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Throw out the 'granny' stereotype

Story highlights

  • Ari Seth Cohen's new photo book showcases the colorful, creative fashion of people over 60
  • He hopes it will help viewers look at aging in a new light

(CNN)Ari Seth Cohen doesn't agree with how society tends to portray older people.

"In the world of fashion and beauty and lifestyle, the predominant images are either patronizing or negative and show a picture of aging -- like that sort of granny stereotype -- that's not totally the reality of what is actually happening in the world of aging," the photographer said. "What I was seeing was this very creative, active, vital, radical form of aging."
    In 2012, following the death of his grandmother, Cohen published a photo book, "Advanced Style," that showcased the street fashion of many people over 60. It inspired a documentary two years later. And now, he's publishing a colorful follow-up: "Advanced Style: Older and Wiser."
    Cohen said that since his first book, he has noticed a global movement within the media in which older people "are shown in a different light." They often appear on fashion runways, he said, and older actresses are being embraced by beauty brands.
    "A lot of casting agents were approaching me to use some of the ladies that I photographed, asking me to do various projects," he said. "I think it's really a movement."
    Photographer Ari Seth Cohen
    Cohen's images have resonated well beyond the United States. The new book features subjects from all over the world.
    Manuela Muguerza Garcia-Moreno, photo No. 18 in the gallery above, was 93 years old when Cohen met her. Cohen said she contacted him via a Facebook message after having seen his previous images.
    "She's an incredibly elegant woman who lived in Buenos Aires, and so I flew down to photograph her and interview her for the book," Cohen said. "I was so honored that at 93 she was following my work, this incredibly elegant woman."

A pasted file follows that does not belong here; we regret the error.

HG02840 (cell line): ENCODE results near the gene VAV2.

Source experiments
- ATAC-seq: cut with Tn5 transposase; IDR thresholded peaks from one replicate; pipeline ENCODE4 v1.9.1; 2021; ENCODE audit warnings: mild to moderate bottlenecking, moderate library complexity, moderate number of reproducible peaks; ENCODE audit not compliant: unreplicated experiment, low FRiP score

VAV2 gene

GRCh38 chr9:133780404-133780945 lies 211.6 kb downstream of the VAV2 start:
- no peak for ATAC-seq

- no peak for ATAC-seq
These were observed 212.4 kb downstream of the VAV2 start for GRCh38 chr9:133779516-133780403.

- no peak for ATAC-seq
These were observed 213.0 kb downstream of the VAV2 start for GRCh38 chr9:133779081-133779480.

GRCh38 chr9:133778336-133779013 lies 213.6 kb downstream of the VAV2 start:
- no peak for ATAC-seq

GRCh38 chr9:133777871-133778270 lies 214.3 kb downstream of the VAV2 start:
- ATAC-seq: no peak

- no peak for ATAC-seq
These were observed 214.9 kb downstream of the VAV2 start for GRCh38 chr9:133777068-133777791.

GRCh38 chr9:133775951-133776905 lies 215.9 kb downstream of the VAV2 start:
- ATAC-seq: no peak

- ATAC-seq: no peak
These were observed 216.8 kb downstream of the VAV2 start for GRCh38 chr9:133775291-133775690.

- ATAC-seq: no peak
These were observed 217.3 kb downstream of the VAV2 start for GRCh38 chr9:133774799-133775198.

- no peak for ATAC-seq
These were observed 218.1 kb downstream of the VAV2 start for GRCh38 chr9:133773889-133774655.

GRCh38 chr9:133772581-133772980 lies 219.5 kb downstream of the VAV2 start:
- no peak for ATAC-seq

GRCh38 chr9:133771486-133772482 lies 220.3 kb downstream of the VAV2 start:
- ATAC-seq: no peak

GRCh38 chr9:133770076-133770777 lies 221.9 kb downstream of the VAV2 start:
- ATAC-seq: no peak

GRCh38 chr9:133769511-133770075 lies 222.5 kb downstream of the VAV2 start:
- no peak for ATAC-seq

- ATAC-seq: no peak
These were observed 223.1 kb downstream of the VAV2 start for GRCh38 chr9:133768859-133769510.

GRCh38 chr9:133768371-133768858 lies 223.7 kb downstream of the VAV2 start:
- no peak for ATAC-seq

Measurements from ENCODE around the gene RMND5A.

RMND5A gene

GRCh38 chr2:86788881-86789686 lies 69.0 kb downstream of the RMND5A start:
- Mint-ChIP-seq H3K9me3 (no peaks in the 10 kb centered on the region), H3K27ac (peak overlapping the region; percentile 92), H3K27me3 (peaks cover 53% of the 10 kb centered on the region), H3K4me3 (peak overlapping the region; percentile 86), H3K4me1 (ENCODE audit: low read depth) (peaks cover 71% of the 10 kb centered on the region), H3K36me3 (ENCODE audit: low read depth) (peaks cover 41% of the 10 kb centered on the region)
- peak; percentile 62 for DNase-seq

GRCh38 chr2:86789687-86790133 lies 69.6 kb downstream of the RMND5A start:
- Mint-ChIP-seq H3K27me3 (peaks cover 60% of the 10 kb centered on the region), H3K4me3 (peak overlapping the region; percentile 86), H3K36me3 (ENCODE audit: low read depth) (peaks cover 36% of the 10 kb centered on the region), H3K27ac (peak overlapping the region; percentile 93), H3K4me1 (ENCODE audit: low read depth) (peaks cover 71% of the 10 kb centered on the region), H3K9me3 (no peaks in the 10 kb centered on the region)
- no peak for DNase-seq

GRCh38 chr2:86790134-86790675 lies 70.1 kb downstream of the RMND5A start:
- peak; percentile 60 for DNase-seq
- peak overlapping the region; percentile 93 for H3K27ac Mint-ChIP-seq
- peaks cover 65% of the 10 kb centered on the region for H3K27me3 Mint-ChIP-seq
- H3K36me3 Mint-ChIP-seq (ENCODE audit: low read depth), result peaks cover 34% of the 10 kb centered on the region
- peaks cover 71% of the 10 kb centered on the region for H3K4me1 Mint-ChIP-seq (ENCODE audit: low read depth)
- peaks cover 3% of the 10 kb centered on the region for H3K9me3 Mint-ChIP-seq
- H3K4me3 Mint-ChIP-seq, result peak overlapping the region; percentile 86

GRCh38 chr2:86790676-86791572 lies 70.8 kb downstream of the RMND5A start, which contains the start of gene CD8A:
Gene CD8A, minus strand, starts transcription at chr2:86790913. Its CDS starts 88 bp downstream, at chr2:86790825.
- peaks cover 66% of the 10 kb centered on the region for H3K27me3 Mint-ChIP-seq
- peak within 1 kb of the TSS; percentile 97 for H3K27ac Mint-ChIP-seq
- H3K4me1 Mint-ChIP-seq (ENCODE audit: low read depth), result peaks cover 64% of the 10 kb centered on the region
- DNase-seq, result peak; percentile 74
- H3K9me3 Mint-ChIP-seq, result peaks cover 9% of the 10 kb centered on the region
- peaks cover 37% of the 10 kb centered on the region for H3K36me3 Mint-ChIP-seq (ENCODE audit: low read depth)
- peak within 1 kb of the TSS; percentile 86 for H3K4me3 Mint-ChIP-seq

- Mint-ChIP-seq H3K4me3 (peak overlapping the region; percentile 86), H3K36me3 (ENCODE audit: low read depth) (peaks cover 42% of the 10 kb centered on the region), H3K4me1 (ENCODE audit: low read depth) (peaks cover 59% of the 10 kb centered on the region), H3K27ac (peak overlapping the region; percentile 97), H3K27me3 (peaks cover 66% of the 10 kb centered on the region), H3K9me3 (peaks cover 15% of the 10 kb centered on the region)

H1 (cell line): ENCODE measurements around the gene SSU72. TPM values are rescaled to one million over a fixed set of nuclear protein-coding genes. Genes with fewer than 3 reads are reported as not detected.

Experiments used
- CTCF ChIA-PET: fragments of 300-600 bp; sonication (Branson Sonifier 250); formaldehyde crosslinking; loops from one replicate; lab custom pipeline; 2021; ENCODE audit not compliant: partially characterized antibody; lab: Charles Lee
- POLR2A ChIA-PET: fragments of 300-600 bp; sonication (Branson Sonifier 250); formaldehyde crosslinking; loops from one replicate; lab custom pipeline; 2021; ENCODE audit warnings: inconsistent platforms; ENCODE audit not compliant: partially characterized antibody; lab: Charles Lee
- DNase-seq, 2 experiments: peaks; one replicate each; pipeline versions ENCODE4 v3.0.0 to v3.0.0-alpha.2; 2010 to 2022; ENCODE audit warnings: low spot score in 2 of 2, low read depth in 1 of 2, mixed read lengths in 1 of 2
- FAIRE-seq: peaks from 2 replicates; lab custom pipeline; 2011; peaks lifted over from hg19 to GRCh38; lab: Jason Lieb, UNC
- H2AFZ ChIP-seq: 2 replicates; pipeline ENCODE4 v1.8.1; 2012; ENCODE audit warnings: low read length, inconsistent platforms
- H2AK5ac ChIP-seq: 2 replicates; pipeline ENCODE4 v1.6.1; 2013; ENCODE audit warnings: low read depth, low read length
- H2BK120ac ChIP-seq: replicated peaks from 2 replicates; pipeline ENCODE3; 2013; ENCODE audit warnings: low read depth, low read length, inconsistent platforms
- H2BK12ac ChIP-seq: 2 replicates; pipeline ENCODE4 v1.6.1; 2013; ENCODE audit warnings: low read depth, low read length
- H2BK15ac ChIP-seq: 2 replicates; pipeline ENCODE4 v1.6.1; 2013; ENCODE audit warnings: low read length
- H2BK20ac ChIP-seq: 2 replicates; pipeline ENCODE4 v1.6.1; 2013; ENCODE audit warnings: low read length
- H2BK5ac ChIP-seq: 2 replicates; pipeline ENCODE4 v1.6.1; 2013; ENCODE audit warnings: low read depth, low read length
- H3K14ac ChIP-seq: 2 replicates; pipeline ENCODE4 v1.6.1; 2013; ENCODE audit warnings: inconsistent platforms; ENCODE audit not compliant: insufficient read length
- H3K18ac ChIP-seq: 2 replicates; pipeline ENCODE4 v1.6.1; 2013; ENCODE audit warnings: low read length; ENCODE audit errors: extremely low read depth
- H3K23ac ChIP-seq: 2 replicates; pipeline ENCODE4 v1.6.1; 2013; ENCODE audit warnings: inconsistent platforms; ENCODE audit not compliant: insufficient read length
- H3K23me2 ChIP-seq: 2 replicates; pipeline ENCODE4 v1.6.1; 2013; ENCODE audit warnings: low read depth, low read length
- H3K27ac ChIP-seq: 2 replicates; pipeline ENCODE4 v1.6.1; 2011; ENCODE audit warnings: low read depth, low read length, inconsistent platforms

Cohen said one of his best memories was meeting 97-year-old yoga master Tao Porchon-Lynch, seen above in photo No. 9. He captured her essence while attending an aging festival in Montenegro. What made Porchon-Lynch stand out, Cohen said, was her joy, emotion and vitality.
    "Spending two days with her in Montenegro, there was no complaints about jet lag. She stayed up longer than anyone the whole trip. She was dancing, she was joyful, she was giving," he said. "Her whole philosophy about aging (is) how we're constantly recycling ourselves and how there really is no age -- it's really just a matter of your mindset. Seeing a 97-year-old woman that vital, for me, is incredibly powerful."

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    While Cohen concentrated on women for his first book, he began to recognize that men face similar pressures as they age.
    "Although I think there is an inequality with the way that society treats men and women in terms of getting older and many other things, men were having the same difficulties, which I really wasn't as aware of," he said. "In terms of physical appearance and treatment as a whole of older people, I think there's a similarity there. But it's a little more hidden in terms of what men go through."
    Regardless of who his subjects are and how different they may be, Cohen says they all share similar characteristics that ultimately attracted him in the first place.
    "It can be anything from an elegant woman walking down the street with a strand of pearls to someone who might have made their own clothing and (is) an artist," he said. "It's really about that spirit, that vitality, that expression of creativity. It's like a life force that is drawing me to them."
    Cohen has loved dressing up since he was a child. He observed how, from the very beginning of our lives, we tend to want to fit in with how others dress. And then we get our first job and usually have to look a certain way as well.
    "I started meeting all these older people who were past all those stages and just rebelling and really being true to themselves and unafraid to wear whatever they wanted and express themselves in whatever way they wanted," he said. "So for me, it's sort of given me that permission to really dress however I feel on any given day. ... It's about playing, it's about joy, it's about having fun."
    Cohen hopes that the people in his book will help others to realize that growing older is a part of life that is well worth looking forward to -- and one that can be full of spirit.
    "There's these huge demands on men and women to not look their age any longer," he said. "And for me, I just hope that people will see these pictures of men and women who have grown older with vitality and grace and creativity and it will help to lessen some of their fears about growing older themselves."